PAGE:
Science in School is published by EIROforum, a collaboration between eight of Europe’s largest inter-governmental scientific research organisations (EIROs). This article reviews some of the latest news from the EIROs.
This year, CERN is expanding its educational programme as it launches a brand new internship opportunity for high-school students. Initially, the pilot programme will be open to students from five member states: Bulgaria, France, Hungary, Norway and Portugal. For each programme, 24 students aged 16–19 will join CERN for two weeks to gain practical experience in science, technology and innovation.
The programme is a unique opportunity for young people to experience CERN and strengthen their understanding of science in a high-tech environment. The students will visit several CERN experimental sites and will work alongside members of CERN staff. At the end of the programme, the students will have the opportunity to present their work.
For further information, visit the CERN website.
Based in Geneva, Switzerland, CERN is the world’s largest particle physics laboratory.
For many patients with chronic pain, any light touch – even just their clothes touching their skin – can be agony. Now, scientists at the European Molecular Biology Laboratory (EMBL) and the Werner Reichardt Centre for Integrative Neuroscience of the University of Tübingen, Germany, have found a possible approach for producing painkillers that specifically treat this kind of pain.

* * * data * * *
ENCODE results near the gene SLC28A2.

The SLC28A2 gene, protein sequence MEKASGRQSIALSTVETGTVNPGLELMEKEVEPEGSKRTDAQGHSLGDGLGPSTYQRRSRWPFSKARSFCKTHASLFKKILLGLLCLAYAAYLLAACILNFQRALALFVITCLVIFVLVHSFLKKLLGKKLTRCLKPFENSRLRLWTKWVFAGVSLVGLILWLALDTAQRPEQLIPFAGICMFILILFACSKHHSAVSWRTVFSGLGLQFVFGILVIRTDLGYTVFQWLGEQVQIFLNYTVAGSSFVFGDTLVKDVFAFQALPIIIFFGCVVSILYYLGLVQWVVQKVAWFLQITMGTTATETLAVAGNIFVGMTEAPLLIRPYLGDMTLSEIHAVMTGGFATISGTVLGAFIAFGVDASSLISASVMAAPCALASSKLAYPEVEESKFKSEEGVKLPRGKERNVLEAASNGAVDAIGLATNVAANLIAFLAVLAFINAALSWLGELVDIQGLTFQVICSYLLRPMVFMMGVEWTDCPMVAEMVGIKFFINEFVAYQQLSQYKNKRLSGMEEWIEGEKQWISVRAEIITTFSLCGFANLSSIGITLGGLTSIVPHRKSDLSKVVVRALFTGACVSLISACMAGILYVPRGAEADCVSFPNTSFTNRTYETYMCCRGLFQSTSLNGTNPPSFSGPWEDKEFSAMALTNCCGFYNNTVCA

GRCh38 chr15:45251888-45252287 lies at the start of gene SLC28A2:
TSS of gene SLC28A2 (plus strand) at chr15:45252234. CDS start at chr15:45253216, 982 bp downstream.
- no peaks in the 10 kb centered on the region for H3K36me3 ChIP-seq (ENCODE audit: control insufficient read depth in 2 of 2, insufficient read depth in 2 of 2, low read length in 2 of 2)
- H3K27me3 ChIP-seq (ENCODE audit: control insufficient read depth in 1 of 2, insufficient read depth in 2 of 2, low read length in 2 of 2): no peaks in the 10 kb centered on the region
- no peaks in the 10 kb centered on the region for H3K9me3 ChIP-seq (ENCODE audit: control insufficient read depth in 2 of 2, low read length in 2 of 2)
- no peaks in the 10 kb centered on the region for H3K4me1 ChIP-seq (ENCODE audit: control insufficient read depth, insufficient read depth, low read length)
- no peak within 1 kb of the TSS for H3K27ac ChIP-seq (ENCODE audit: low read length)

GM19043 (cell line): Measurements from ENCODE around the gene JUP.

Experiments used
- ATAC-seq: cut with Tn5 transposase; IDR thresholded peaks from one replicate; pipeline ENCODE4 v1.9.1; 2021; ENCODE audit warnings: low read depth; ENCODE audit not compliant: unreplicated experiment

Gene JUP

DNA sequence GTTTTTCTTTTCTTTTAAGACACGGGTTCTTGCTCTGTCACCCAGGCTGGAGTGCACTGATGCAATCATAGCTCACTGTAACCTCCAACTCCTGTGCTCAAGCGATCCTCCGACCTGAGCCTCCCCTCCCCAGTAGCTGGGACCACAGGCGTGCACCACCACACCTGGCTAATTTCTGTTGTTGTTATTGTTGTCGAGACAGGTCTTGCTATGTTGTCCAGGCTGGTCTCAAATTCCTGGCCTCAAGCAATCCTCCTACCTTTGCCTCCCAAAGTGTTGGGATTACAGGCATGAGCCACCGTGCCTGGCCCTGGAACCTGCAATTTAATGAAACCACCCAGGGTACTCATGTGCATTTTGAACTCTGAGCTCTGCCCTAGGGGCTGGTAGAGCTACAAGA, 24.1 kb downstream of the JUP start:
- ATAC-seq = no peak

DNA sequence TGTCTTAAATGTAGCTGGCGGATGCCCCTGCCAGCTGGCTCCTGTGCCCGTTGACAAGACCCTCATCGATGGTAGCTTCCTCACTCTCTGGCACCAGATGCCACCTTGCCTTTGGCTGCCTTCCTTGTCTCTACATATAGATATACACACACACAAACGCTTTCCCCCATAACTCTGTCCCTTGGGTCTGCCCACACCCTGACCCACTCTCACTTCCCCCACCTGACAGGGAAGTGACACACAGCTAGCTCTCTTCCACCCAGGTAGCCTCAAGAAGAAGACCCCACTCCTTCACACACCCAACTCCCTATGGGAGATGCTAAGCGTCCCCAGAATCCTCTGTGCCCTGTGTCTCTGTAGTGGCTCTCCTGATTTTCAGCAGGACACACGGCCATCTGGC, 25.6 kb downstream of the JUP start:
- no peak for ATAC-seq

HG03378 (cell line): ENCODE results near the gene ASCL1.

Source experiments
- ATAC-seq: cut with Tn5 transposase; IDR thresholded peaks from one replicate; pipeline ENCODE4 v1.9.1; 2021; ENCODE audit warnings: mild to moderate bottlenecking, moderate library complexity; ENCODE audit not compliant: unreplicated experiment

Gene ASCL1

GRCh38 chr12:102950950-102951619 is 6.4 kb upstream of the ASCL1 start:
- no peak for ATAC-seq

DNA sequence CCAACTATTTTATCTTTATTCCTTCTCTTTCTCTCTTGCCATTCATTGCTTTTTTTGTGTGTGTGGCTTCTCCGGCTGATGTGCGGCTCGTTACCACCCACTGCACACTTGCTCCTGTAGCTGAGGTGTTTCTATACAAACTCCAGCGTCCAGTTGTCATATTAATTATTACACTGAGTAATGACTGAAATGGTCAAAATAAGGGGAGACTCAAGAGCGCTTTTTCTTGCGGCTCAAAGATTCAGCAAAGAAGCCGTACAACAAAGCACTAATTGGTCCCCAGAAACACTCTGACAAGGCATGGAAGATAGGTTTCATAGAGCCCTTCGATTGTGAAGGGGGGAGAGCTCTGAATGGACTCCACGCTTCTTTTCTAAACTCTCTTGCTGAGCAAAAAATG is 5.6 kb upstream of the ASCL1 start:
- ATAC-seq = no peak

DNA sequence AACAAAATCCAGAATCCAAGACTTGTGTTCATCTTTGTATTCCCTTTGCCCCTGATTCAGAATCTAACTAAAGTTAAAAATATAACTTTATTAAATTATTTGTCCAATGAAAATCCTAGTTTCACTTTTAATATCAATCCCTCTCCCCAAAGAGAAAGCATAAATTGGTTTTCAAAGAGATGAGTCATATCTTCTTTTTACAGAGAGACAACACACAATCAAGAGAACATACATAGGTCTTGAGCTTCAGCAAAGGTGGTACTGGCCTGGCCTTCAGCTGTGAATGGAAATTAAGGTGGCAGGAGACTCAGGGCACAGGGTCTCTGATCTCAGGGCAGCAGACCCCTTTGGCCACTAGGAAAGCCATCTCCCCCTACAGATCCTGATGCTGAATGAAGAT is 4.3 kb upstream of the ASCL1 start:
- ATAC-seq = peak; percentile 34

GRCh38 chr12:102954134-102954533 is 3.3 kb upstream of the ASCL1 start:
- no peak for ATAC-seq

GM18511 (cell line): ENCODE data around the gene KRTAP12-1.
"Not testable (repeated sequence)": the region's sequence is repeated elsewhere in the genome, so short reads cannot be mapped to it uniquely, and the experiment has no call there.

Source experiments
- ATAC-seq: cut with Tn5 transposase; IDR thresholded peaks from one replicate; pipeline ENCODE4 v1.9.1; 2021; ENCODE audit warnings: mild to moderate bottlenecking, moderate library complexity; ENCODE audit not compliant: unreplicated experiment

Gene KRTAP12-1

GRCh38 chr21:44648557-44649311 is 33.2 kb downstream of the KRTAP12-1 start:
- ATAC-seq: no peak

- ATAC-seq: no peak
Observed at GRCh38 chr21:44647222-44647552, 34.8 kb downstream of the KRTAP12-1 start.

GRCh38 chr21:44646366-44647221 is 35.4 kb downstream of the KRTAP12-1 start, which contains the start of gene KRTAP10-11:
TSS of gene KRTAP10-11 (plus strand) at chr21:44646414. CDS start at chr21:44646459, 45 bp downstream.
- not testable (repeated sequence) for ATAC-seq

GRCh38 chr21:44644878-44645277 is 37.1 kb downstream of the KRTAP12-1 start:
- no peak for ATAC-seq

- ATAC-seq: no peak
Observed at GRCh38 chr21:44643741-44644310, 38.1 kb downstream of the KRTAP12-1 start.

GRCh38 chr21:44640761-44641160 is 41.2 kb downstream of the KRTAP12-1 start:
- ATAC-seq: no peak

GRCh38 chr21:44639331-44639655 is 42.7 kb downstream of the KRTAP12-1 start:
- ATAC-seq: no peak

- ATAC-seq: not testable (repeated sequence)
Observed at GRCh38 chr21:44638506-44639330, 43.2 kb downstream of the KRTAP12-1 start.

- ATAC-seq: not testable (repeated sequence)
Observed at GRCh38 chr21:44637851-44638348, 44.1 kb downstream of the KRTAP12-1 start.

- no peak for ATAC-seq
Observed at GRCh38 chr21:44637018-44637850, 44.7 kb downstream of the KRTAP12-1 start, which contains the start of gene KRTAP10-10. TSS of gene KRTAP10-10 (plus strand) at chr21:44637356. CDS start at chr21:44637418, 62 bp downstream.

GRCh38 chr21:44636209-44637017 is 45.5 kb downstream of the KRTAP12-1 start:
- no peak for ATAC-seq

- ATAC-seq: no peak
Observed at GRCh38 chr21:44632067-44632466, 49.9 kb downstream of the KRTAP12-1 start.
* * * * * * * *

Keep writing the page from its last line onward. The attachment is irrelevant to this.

The scientists have discovered a molecule that, by influencing how stiff or bendy a nerve cell is, affects how sensitive a mouse is to touch and pain. The nervous system and sense of touch are similar in mice and humans, so the results are likely to hold true for people, too. And although problems in cell stiffness are unlikely to be at the root of most patients’ hypersensitivity to touch, controlling how stiff their nerve cells are could nevertheless be an effective way of treating that sensitivity.
For more details, read the full news article.
EMBL is Europe’s leading laboratory for basic research in molecular biology, with its headquarters in Heidelberg, Germany.
ESA’s Trace Gas Orbiter (TGO), a joint endeavour between the European Space Agency (ESA) and the Russian space agency Roscosmos, arrived at Mars on 19 October 2016. TGO’s main goal is to make a detailed inventory of rare gases that make up less than 1% of the atmosphere’s volume, including methane, water vapour, nitrogen dioxide and acetylene. Of high interest is methane, which on Earth is produced primarily by biological activity and to a smaller extent by geological processes such as some hydrothermal reactions. The orbiter will also serve as a data relay for future lander missions.
Soon after its arrival at Mars, TGO tested its suite of instruments in orbit, hinting at the great potential for future observations when it begins its main science mission in 2018.
During 2017, TGO will use sophisticated aerobraking techniques to steadily lower itself to a circular 400 km orbit around Mars. This will be the first time that ESA has used this technology to attain orbit around another body in our Solar System.
ESA is Europe’s gateway to space, with its headquarters in Paris, France.